The Supreme Court today upheld a California court's mandate to reduce the state's prison population by some 32,000 inmates, saying deplorable conditions in overcrowded prisons are unconstitutional.

The 5-4 decision cited the Eight Amendment's ban on cruel and unusual punishment. Justice Anthony M. Kennedy, writing for the majority, mentioned a lack of inadequate medical care, soaring suicide rates and cells that resemble telephone-booth-sized cages without toilets.

After years of litigation, it became apparent that a remedy for the constitutional violations would not be effective absent a reduction in the prison system population, Kennedy wrote.

The vote followed the court's ideological fault lines, with four judges appointed by Democratic presidents joining Kennedy. Justice Antonin Scalia issued a scathing dissent that cast the decision as a menace to public safety, calling it perhaps the most radical injunction issued by a court in our nation's history.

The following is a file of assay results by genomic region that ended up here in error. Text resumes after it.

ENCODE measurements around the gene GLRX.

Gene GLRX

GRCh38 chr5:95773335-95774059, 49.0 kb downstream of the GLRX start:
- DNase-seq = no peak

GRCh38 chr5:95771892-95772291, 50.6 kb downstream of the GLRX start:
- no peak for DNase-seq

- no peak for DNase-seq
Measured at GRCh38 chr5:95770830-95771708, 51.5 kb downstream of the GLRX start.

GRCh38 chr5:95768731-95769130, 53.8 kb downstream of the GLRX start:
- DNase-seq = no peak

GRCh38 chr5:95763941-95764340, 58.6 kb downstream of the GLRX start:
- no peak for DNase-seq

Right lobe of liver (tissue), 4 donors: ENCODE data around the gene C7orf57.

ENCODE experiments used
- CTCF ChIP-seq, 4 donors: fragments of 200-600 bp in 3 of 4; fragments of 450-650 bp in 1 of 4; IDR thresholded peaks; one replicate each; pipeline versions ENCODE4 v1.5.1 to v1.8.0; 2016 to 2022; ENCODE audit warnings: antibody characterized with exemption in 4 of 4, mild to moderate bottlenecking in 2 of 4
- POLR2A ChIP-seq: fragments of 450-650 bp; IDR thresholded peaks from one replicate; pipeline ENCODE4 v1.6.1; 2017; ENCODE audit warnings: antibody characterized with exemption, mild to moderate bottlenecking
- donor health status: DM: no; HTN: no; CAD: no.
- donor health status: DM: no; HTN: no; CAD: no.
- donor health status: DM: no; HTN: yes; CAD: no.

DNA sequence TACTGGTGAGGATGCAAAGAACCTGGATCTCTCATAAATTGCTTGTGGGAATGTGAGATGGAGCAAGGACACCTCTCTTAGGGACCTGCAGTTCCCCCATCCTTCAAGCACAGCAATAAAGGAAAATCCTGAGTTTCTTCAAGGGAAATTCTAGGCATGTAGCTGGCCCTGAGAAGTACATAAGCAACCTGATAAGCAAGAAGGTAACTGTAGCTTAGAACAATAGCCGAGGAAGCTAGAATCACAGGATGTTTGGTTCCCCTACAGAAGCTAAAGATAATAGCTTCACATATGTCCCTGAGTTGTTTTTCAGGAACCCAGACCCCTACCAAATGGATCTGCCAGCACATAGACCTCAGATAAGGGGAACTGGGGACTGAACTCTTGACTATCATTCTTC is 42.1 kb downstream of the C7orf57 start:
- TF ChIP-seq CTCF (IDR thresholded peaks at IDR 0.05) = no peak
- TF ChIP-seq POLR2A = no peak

California's adult prisons, designed to have a capacity of about 80,000, currently contain more than 142,000 inmates, an increase spurred in part by harsh measures like the so-called three strikes law. The decision says the population cannot exceed 110,000.